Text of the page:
Sports long has been viewed as the glue that's keeping the pay-TV bundle together. Murdoch believes that the new offering doesn't diminish the value of the traditional pay-TV bundle, but will help to serve consumers who want sports content outside of it.

"It's a new market where there’s no product serving the sports fans that are not within the cable TV bundle," he said. "We would not be launching this product if we thought it was going to significantly affect our affiliate partners."

Sports-focused 'skinny bundle'

Notably, Disney, Fox and WBD have thus far refrained from "cheating" the linear TV ecosystem by leaking their best content to DTC, MoffettNathanson analyst Michael Nathanson explained in a research note (registration required).

"With live feeds of most of the critical networks for a sports fan, this is in a sense a version of the 'skinny bundle' that kicks out all the cheaters that we have long been calling for," Nathanson wrote. "The big caveat here, however, is that this bundle also excludes each of the company's news and general entertainment networks."

While pricing on the new bundle has not been announced, the new offering is a "long overdue repackaging of linear's core content that strips out the bloat of non-exclusive content found cheaper elsewhere."

Media world 'shockwaves'

LightShed expects the formation of the JV to "send shockwaves through the entire media world," but also sees some potential roadblocks ahead.  

"Every existing distributor should be apoplectic that the companies they pay billions to want to offer something every distributor has always wanted to create for years but have been told they are not allowed. Take everything or you lose everything," they wrote. "While it is unclear if distributors have legal grounds to demand the same offering be made available to them or to offer similar bundles of their own construction, we have to imagine future carriage negotiations will be incredibly difficult if Disney, Fox and WBD are not offering distributors packages they make available to their own joint-venture."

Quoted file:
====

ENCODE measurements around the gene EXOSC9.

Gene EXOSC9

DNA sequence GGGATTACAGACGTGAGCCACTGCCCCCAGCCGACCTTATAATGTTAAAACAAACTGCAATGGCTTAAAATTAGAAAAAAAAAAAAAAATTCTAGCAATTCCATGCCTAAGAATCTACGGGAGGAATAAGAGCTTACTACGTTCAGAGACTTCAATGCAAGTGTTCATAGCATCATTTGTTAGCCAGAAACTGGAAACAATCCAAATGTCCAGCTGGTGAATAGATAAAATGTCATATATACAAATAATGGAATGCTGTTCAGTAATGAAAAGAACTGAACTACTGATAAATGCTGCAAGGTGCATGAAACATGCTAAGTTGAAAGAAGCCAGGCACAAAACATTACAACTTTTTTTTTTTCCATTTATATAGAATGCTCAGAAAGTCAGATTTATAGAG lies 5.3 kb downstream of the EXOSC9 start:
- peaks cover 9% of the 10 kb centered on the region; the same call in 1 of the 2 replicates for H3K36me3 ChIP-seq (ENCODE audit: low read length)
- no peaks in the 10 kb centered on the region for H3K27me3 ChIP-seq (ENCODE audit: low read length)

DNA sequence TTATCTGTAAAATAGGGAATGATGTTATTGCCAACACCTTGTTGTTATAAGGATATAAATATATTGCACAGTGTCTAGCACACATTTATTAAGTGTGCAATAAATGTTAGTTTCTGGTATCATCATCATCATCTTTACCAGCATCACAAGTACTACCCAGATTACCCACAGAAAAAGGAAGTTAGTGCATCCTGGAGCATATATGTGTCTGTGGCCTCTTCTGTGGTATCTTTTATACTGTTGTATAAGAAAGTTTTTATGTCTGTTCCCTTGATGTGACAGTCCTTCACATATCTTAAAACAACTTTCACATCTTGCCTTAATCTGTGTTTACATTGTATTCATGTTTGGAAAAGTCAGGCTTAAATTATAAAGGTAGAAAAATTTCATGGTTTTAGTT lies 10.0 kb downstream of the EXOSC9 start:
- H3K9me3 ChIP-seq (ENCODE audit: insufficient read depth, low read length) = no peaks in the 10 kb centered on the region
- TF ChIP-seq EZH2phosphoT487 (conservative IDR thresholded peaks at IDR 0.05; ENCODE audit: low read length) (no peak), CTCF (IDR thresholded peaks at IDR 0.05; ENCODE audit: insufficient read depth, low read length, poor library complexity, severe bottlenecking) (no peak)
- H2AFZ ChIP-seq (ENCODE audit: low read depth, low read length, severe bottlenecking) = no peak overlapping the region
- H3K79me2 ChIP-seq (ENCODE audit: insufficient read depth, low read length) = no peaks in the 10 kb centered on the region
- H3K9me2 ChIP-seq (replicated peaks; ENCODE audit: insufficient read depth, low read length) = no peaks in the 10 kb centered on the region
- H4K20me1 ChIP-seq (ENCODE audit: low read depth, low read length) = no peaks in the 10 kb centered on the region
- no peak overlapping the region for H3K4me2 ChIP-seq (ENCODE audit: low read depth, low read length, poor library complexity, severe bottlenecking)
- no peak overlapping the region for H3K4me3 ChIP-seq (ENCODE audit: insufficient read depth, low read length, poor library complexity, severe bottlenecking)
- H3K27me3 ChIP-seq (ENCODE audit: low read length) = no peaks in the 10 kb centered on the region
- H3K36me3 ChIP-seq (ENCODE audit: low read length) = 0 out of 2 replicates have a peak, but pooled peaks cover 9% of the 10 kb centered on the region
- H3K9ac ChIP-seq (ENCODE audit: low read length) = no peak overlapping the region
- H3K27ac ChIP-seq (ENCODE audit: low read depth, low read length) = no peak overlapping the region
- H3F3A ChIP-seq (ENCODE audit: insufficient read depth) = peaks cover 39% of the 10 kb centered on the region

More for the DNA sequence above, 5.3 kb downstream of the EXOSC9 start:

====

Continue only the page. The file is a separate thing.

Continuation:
Others say it's too early to call the new offering a game-changer.

Streaming media analyst Dan Rayburn listed several questions he has about the JV in this LinkedIn post. Among them: Will the JV try to bring regional sports networks into the streaming bundle, and will there be enough sports during the year to keep churn in check?

Disney still looking to offer ESPN as a DTC service

Outside of the JV, Disney is also working on a plan to offer the flagship ESPN service on a direct-to-consumer basis and is reportedly seeking a potential strategic partner or investor for such an offering.

Offering ESPN under the DTC model "is not a matter of if, but when," Disney CEO Bob Iger said last August. "The team is hard at work looking at all components of this decision, including pricing and timing."

Disney is scheduled to announce quarterly earnings later today.

About the Author(s)

Jeff Baumgartner

Senior Editor, Light Reading

Jeff Baumgartner is a Senior Editor for Light Reading and is responsible for the day-to-day news coverage and analysis of the cable and video sectors. Follow him on X and LinkedIn.

Baumgartner also served as Site Editor for Light Reading Cable from 2007-2013. In between his two stints at Light Reading, he led tech coverage for Multichannel News and was a regular contributor to Broadcasting + Cable. Baumgartner was named to the 2018 class of the Cable TV Pioneers.